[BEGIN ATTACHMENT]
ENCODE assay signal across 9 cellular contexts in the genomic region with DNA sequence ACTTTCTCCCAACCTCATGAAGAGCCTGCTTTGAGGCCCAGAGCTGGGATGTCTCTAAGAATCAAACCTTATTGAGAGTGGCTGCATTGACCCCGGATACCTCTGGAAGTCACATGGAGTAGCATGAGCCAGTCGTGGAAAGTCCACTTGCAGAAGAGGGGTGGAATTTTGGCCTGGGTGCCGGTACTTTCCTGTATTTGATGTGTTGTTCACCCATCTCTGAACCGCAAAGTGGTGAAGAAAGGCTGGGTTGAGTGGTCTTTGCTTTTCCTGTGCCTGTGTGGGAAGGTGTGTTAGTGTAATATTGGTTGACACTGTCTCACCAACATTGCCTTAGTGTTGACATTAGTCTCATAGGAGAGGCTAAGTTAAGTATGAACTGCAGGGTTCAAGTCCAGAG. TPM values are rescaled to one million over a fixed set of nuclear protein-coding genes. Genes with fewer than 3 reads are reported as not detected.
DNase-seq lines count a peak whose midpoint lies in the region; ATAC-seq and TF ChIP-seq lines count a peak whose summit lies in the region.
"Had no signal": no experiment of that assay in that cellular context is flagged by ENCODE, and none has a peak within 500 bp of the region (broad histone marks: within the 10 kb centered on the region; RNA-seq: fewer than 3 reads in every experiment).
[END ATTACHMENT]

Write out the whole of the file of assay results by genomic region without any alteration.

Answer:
ENCODE assay signal across 9 cellular contexts in the genomic region with DNA sequence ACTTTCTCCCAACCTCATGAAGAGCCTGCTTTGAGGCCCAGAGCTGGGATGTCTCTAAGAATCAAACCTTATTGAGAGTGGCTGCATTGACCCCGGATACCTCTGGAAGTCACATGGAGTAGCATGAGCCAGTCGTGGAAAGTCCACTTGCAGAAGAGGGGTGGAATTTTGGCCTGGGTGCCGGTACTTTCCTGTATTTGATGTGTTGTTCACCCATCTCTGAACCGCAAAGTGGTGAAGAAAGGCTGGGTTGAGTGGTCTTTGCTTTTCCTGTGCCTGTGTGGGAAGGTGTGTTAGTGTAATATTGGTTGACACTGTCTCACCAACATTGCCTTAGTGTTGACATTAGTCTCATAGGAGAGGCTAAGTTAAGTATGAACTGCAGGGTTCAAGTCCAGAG. TPM values are rescaled to one million over a fixed set of nuclear protein-coding genes. Genes with fewer than 3 reads are reported as not detected.
DNase-seq lines count a peak whose midpoint lies in the region; ATAC-seq and TF ChIP-seq lines count a peak whose summit lies in the region.
"Had no signal": no experiment of that assay in that cellular context is flagged by ENCODE, and none has a peak within 500 bp of the region (broad histone marks: within the 10 kb centered on the region; RNA-seq: fewer than 3 reads in every experiment).